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    In 1932, Franklin Delano Roosevelt used the theme song Happy Days Are Here Again to jump start his presidential campaign and lift the country’s spirits on the heels of the Great Depression.
    Each member of the Cumberland County Board of Commissioners may very well be humming the same tune after voters approved a 1/4 cent sales tax increase last week that will generate about $8 million for the county to help pay for a new public library and health department, as well as cover other costs.
    The sales tax referendum was approved by 30,817 votes to 20,246 — 60.4 percent to 39.6 percent. This was a much higher turnout of Cumberland County voters than usual, and some commissioners say Democratic presidential nominees Barack Obama and Hillary Clinton had a huge say in the sales tax approval.
“I expect the turnout was because of the presidential election,” said Commissioner Diane Wheatley. “I was a little concerned that some just came out to vote in the presidential election and didn’t know what the tax was about.” {mosimage}
    Dr. Jeannette Council, vice chairman of the board of commissioners, also gave a shout-out to Hillary and Barack for the passage of the sales tax increase.
    “I think one of the reasons we got this passed was because of the large turnout of voters,” said Council. “And I absolutely think the interest in Obama and Clinton was the reason for the turnout.
“I am ecstatic about the passing of the sales tax,” added Council. “It means we can meet our budget for the year. We were facing a shortfall.”
    The county faced a $4 million budget shortfall if the tax had not been passed. While the new sales tax does initially add up to about $8 million a year in extra revenue for the county, the overall numbers come to $4.8 million a year, as the tax increase included an incentive to lower property taxes by 2 cents — which most of the commissioners, including Wheatley, believe was a key selling point for the approval of the tax increase.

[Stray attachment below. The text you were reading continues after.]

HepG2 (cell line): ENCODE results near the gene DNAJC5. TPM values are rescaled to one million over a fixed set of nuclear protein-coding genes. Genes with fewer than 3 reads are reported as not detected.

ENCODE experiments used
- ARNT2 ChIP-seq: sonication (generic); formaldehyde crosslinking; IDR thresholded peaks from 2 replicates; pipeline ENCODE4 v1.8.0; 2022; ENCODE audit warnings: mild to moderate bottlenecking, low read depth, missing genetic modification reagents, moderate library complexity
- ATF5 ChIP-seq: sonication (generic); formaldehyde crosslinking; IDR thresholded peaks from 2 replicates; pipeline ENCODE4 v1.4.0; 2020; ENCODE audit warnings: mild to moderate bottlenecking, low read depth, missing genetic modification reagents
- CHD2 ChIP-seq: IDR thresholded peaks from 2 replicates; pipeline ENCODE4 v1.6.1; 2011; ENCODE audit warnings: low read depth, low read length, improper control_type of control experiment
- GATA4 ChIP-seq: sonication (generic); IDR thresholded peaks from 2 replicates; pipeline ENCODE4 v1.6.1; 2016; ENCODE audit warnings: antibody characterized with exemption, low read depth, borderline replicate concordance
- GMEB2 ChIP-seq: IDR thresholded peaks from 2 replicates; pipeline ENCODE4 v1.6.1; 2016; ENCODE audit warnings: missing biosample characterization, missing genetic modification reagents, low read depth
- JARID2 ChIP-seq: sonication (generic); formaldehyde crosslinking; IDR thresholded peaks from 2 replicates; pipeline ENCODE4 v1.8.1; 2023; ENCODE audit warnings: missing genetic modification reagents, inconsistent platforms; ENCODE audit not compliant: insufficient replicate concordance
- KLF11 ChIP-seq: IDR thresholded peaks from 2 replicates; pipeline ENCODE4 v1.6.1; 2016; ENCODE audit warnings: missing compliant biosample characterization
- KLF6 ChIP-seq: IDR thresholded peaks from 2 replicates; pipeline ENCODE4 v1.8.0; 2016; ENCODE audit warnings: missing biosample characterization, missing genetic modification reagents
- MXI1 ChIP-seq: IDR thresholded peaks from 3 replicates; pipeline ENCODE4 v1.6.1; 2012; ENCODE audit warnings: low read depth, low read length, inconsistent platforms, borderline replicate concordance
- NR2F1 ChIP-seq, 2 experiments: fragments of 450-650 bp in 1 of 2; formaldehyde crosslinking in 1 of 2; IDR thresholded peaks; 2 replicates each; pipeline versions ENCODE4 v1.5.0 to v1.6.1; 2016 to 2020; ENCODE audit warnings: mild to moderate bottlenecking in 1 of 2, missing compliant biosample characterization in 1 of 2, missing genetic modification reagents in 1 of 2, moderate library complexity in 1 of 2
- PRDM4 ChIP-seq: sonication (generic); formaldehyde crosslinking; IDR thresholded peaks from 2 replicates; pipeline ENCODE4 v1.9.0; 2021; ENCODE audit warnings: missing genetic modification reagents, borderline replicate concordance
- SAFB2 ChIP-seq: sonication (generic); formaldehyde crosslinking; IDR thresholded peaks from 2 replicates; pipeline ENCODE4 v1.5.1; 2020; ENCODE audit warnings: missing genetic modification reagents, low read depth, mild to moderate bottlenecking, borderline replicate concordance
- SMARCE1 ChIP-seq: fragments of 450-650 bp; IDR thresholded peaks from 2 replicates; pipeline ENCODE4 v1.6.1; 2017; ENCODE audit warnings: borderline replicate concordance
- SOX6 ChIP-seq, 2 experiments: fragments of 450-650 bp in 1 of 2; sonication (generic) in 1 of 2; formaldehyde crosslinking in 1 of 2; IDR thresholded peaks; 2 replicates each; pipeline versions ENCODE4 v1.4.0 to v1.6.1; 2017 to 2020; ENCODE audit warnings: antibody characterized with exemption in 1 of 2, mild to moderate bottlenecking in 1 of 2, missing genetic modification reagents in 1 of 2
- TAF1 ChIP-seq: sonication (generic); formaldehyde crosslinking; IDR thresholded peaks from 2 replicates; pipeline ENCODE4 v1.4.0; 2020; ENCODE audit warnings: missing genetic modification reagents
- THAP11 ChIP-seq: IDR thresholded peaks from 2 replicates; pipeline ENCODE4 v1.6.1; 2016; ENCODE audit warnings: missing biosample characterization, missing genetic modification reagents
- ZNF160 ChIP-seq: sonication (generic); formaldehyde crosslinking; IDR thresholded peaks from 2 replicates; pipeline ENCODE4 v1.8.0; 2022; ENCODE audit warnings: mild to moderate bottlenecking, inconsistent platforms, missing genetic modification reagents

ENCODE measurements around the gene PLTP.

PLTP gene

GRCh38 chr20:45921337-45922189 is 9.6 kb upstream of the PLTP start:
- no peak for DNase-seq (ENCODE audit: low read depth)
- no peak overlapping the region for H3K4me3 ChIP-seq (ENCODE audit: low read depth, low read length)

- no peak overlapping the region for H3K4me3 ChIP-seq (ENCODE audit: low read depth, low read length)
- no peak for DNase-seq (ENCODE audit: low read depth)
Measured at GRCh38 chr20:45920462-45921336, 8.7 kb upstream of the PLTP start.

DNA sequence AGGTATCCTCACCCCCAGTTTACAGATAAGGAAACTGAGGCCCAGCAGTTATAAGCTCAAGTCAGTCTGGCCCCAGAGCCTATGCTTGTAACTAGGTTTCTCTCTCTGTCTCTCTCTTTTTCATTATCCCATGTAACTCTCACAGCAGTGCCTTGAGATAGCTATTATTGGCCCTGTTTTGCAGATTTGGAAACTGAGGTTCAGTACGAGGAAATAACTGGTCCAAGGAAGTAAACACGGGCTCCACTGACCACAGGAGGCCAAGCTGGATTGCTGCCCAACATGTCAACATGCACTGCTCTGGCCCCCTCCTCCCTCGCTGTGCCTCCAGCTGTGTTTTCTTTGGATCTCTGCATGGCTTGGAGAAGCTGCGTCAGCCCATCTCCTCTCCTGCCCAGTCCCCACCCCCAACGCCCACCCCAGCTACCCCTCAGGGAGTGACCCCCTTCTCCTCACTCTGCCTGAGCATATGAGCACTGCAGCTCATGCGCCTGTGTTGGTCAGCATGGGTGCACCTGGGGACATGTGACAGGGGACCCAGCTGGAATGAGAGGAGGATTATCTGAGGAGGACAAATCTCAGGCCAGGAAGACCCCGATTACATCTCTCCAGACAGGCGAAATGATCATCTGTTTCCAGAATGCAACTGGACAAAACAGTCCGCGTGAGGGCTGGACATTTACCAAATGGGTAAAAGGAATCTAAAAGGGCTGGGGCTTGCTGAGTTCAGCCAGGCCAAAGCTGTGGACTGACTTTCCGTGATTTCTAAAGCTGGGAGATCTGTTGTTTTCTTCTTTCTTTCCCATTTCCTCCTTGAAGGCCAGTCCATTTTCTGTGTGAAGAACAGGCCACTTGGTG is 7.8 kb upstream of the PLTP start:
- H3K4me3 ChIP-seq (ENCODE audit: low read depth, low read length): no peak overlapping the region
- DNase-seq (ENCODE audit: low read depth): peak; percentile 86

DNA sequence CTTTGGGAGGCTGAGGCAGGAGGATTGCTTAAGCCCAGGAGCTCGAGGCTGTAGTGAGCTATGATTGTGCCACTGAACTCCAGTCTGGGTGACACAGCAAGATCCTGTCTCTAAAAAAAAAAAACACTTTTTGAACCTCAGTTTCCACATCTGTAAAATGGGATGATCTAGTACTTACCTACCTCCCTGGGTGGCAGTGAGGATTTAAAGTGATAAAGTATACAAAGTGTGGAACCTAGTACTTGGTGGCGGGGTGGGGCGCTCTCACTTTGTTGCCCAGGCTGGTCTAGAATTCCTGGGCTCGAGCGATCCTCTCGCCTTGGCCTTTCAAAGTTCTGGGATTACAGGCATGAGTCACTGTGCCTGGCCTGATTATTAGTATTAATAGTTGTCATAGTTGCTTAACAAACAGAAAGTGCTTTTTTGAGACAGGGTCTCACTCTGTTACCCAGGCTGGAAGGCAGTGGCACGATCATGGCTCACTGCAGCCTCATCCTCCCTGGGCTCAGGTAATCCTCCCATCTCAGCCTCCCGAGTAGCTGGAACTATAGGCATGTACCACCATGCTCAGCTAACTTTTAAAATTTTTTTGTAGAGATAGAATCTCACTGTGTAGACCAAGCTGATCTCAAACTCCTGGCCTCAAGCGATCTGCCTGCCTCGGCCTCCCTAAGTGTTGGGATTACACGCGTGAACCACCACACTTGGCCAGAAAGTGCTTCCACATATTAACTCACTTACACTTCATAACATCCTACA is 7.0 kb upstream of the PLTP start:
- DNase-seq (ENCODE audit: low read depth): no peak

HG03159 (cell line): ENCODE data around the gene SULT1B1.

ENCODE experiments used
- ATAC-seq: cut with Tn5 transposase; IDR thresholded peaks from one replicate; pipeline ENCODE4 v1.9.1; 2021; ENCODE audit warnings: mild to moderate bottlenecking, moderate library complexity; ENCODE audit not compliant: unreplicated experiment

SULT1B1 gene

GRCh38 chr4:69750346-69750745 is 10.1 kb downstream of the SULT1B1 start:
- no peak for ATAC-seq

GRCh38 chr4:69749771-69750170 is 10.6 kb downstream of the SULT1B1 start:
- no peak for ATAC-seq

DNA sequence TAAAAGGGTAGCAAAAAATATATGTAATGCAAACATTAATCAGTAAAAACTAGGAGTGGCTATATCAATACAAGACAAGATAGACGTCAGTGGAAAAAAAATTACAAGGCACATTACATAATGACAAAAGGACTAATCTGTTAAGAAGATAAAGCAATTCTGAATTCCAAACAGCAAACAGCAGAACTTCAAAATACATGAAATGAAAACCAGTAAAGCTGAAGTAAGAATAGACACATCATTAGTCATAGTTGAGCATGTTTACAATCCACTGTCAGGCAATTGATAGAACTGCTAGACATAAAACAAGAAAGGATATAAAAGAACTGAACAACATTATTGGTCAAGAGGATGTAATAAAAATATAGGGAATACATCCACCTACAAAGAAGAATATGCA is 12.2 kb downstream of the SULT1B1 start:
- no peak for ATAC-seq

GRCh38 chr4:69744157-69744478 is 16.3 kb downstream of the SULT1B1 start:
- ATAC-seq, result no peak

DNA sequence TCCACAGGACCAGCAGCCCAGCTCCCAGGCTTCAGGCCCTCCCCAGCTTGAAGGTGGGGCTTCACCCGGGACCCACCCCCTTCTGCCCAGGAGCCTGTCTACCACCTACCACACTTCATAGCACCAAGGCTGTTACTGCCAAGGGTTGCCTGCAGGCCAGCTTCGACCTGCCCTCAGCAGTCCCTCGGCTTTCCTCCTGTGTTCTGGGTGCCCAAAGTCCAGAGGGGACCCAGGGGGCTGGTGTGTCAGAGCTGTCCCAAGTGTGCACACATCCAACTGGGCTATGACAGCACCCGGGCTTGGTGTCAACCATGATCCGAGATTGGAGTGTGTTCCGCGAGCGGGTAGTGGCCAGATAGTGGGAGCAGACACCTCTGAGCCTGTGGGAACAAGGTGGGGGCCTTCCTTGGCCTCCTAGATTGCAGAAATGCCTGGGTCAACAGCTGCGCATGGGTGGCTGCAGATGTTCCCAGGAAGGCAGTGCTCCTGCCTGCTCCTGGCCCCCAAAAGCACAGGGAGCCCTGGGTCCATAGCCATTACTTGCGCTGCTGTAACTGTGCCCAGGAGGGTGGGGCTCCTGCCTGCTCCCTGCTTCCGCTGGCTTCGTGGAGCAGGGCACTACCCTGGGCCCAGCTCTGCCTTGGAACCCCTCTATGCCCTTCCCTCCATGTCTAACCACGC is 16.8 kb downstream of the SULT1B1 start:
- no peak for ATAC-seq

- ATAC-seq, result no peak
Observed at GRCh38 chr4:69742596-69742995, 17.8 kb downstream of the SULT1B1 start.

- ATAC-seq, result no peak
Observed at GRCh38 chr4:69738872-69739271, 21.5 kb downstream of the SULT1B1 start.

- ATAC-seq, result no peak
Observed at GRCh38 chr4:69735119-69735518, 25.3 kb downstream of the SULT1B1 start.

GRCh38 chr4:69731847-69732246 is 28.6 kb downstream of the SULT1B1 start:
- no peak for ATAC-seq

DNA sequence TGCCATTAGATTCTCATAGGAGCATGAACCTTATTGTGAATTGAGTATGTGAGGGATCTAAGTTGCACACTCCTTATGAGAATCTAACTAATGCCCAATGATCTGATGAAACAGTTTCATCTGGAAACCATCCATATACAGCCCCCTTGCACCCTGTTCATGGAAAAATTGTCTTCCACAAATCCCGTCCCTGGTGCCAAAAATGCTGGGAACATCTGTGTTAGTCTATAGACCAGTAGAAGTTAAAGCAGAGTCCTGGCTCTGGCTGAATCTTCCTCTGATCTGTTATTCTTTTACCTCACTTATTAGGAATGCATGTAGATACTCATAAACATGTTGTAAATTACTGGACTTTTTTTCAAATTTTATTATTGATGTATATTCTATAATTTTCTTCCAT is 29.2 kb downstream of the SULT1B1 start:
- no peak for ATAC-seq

“This will give the property owners some relief,” said Wheatley. “It will also help fund the new health department, which we desperately need, and the new public library to be built on the same location as the new elementary school planned for the western part of the county.”
    The new health department will be on Ramsey Street adjacent to the Department of Social Services, and will be a three-story, 108,000-square-foot building.
    The planned public library will actually be a part of the campus of the planned elementary school, something that is fairly unique for North Carolina, said  Sarah Vanderclute, director of public information for Cumberland County.
    “It’s not completely unheard of to have a public library and a public school in the same complex, but it is rare,” said Vanderclute.  “Our spirits are very high and we are very pleased with the vote. It is a major plus for the county and it will help us build the kind of county we want.”
    According to Vanderclute, the health department will cost $28-$30 million, while the library will be $6-$7 million.
    Breeden Blackwell, chairman of the commissioners, cited three reasons for the approval of the tax increase: the voter turnout; the work of the Cumberland County Citizens for Fair Taxes, which raised about $40,000 for billboard ads and performed various other campaigns in support of the sales tax; and the decision by the commissioners to lower property taxes.
    However, Blackwell said he had initial concerns about the approval of the tax as the voting went late into the night.
    “I was there until the final returns came in,” said Blackwell,”and we worried when those first returns came in. But it turned out all right.”
    While the commissioners and folks involved in the county government were overjoyed, not everyone heralded the sales tax increase.
    James and Bonnie Craven, who live just off Hwy. 87 in the western part of the county, said it will cost them more in a time of economic uncertainty.
    “We don’t own property, we rent,” said Bonnie Craven. “So it’s just going to cost us more to buy the things we need when we go shopping. We just might have to go over the county line into Bladen County for some things we need.”
    The 1/4-cent tax increase would amount to about a penny on a $4 dollar purchase, or 25 cents on a $100 purchase. The tax would not be applied to food purchased at a grocery store.                                                          Election night was a double win for Commissioner Kenneth Edge, who not only saw the approval of the sales tax, but won the District 2 Democratic primary and will face three Republican challengers in November.
“It’s just a great honor for me,” said Edge. “Obviously, the voters have confidence in what I’ve done for them and the county, and they have confidence I will continue to do a good job as commissioner.”

Contact Tim Wilkins: [email protected]

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